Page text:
That's why only "in an ideal world", methinks.

I think that's actually the common model that sex is something women have and men want. So, which of the two simply depends on whether you're inclined to grant it or not, and on the side you view it from. This may be an unrelated phenomenon to dom/sub (or, alternately, the source of a dom/sub effect.)

That's an interesting "model", but it doesn't seem to be making any predictions here - it fits whether Wilde is right or wrong, so it's probably irrelevant.

OK I'm downvoted so I must have missed something. Help guys?

I think one problem is what wedrifid says: it is difficult to work out what your comment actually means. * "the empirical claims of feminism are now successful": what does it mean for an empirical claim to be successful? Is that the same as "true", or something else? * "but they did exist": why "but"? what's the opposition between existing and "being successful"? I gather that you were disagreeing with Argency's statement that feminism "doesn't (or shouldn't) make any predictions about the way the world actually is or will be" on the grounds that you consider that feminism does (among other things) make claims about how the world is. Fair enough (and for what it's worth I'd agree), but it seems to me that the obvious diagnosis is that you and Argency disagree about what "feminism" means, in which case merely saying "but it does make empirical claims" doesn't achieve much. So: two problems. A statement whose meaning is hard to make sense of, treating a disagreement as one about how the world is when it's probably actually more about how to use one particular word. I'd guess that whoever downvoted you had one or both of those in mind. (I'd also say: being downvoted by one person is not particularly strong evidence of anything; don't get upset about it. But if you find yourself being downvoted a lot, the chances are that either you should change something or else LW just isn't a good place for you.)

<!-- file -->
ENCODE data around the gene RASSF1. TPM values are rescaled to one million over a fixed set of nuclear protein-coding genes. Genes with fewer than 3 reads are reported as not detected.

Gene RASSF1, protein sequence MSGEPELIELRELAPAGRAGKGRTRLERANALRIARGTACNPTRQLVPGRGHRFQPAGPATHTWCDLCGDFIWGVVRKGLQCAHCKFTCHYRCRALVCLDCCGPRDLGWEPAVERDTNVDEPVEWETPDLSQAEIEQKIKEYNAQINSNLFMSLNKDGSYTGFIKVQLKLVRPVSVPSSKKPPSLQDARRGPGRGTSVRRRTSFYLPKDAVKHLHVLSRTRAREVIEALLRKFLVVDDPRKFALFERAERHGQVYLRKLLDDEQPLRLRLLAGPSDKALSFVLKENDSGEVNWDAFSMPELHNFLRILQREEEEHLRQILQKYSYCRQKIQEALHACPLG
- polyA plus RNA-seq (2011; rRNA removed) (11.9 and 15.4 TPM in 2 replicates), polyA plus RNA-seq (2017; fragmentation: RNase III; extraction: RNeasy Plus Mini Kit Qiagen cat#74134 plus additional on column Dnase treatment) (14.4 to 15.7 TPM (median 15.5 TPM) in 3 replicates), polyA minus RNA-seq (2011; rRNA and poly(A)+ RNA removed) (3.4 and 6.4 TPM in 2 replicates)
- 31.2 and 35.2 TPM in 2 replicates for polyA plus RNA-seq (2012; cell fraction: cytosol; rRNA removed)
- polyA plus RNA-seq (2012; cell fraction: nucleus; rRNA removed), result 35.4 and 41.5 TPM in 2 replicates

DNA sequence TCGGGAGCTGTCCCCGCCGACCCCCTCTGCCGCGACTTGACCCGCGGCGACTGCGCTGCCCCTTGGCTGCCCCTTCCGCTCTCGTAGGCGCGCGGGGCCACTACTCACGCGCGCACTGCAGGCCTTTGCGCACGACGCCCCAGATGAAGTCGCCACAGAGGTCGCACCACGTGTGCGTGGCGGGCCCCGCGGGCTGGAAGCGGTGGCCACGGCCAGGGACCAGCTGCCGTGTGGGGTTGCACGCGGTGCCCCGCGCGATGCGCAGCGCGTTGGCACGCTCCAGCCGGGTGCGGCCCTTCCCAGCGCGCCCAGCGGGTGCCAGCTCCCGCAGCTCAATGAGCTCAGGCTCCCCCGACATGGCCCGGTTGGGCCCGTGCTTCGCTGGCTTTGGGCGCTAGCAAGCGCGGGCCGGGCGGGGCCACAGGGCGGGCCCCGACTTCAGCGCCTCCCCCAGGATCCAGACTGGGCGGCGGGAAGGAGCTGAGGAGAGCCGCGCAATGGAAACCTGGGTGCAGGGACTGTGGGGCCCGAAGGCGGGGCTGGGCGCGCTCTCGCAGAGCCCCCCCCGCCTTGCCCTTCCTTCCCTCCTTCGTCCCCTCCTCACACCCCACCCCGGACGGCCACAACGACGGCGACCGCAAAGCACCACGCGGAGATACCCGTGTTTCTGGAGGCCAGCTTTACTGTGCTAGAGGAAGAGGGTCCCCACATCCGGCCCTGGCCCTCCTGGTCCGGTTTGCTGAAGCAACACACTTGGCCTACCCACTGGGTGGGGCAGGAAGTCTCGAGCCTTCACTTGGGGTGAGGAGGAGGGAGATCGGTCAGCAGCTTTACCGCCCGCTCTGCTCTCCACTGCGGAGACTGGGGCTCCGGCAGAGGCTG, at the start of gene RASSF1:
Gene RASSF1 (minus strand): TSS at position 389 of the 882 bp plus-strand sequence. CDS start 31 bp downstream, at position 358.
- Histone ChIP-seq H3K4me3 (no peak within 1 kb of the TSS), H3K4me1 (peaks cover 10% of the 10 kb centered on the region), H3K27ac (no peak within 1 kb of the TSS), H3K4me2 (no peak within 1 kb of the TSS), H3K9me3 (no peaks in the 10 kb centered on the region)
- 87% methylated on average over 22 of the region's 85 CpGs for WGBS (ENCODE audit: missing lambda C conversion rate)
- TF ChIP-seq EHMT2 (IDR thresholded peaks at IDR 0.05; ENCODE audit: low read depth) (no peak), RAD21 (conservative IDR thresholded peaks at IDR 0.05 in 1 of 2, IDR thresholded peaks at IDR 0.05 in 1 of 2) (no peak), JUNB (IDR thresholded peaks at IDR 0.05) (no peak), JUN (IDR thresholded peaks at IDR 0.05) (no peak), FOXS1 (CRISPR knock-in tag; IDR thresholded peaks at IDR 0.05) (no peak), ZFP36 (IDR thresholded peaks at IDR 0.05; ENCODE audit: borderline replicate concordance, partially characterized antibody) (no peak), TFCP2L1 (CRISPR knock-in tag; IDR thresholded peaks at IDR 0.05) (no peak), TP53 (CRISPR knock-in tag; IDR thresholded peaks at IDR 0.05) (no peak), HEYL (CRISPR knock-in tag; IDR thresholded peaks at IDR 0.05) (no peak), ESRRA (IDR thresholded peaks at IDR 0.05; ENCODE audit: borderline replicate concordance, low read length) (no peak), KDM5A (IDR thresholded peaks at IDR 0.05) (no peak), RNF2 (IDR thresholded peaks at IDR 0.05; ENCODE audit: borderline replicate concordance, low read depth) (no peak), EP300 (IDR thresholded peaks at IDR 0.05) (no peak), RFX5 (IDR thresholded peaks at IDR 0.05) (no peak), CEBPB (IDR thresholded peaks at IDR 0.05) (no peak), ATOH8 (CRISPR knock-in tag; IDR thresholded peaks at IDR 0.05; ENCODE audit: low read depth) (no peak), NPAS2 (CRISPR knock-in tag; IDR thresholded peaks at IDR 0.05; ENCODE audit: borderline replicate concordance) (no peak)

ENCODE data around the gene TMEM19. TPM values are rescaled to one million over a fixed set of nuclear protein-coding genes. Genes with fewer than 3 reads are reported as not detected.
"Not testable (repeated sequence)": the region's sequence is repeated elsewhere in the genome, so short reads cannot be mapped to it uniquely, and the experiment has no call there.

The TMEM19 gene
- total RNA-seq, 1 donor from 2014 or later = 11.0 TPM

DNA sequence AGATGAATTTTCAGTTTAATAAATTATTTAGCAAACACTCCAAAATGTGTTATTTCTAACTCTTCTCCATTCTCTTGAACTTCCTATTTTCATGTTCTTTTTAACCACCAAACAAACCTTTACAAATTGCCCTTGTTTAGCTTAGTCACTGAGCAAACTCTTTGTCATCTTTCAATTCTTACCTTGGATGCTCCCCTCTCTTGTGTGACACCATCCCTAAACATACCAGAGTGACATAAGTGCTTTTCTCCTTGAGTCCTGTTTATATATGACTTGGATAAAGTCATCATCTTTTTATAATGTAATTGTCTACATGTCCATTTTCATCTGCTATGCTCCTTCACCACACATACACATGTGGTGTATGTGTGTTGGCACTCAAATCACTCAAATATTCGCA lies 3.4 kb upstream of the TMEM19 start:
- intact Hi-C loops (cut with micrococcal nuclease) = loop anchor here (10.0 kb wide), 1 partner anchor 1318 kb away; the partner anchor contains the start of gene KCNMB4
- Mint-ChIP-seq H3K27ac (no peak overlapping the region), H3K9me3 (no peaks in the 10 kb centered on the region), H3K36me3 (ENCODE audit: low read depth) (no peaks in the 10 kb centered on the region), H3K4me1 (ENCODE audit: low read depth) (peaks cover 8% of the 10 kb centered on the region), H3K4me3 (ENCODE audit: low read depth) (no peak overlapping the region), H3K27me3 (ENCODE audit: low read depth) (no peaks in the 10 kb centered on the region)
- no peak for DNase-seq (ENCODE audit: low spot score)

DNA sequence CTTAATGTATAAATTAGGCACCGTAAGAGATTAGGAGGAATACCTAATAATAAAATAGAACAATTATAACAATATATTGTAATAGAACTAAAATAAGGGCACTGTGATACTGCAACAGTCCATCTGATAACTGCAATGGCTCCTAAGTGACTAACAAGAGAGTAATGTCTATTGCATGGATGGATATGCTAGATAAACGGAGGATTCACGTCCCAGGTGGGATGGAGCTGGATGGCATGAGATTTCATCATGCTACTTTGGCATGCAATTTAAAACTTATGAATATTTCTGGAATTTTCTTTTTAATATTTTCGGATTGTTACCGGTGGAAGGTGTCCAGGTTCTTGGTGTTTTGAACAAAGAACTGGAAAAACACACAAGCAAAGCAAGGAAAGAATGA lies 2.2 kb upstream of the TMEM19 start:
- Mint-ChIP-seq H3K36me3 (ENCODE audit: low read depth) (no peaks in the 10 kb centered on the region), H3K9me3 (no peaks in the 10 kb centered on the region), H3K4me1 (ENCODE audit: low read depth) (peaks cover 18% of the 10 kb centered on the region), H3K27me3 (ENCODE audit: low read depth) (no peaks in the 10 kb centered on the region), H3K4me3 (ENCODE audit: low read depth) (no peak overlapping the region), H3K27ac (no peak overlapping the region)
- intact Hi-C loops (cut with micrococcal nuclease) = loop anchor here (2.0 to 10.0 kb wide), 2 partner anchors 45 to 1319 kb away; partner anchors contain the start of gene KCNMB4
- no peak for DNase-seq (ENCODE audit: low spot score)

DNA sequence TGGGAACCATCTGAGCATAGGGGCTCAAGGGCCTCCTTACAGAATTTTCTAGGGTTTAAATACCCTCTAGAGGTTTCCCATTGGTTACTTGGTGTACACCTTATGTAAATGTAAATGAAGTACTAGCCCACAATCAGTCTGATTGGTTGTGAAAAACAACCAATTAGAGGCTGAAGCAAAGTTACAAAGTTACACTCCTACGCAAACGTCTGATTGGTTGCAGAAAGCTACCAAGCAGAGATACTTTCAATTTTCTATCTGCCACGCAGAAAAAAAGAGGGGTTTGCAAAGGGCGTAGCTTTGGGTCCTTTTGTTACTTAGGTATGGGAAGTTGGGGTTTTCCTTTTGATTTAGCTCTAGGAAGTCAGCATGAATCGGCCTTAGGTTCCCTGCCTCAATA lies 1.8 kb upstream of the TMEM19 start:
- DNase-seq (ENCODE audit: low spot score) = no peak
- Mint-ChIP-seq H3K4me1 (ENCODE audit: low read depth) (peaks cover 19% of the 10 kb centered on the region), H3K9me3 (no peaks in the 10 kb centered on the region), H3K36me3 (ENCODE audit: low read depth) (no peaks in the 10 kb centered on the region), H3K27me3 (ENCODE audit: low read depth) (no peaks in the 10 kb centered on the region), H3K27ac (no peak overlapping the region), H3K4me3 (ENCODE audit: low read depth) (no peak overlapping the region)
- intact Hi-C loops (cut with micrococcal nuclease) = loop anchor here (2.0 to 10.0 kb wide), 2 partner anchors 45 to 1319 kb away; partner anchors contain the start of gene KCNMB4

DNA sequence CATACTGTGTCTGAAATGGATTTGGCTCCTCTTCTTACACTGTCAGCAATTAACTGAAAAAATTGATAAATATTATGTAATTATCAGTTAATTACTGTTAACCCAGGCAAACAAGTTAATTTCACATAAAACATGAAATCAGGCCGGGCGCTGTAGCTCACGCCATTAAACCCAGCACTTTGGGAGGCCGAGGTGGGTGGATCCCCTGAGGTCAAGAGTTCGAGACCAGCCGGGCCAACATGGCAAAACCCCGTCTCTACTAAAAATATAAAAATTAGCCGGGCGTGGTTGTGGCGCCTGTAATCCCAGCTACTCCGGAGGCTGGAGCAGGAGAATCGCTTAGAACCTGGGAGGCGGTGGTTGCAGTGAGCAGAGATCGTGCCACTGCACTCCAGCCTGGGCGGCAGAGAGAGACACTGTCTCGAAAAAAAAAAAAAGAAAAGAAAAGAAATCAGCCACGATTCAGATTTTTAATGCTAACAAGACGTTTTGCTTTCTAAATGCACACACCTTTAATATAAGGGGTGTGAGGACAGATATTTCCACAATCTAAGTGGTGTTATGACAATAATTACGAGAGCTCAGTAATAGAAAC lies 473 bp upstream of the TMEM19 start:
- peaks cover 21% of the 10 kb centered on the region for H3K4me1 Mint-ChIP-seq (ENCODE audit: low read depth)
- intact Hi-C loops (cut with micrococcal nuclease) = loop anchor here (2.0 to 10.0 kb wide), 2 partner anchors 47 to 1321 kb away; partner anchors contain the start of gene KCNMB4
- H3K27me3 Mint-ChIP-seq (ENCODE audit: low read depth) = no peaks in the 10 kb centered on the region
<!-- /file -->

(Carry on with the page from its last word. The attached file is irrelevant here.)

Is that going to be harder that coming up with a mathematical expension of morality and preloading it?

Harder than saying it in English, that's all.

EY. It's his answer to friendliness.

No he wants to program the AI to deduce morality from us it is called CEV. He seems to be still working out how the heck to reduce that to math.

I would not dare to call that "Dark Arts".

Fortunately someone else already invented the term "Dark Arts" and that's what it means.

Humans are made to do that by evolution AIs are not. So you have to figure what the heck evolution did, in ways specific enough to program into a computer.

Also, who mentioned giving AIs a priori knowledge of our preferences? It doesn't seem to be in what you replied to.

... the what.

Ahh I just finished that.

... that is not rationality that is a mild infohazard trying to hack you into taking actions that make people starve. It should be kept away from people and counteragents spread to defend against further outbreaks. Seriously why would you post that as a rationality quote.


This comment, while pointing out real and serious issues - I agree with it - contains way too much Dark Arts for a LessWrong comment.

Possibly I was placing the zero point between positive and negative higher than you. I don't see sadness as merely a low positive but a negative. But then I'm not using averages anyway, so I guess that may cover the difference between us.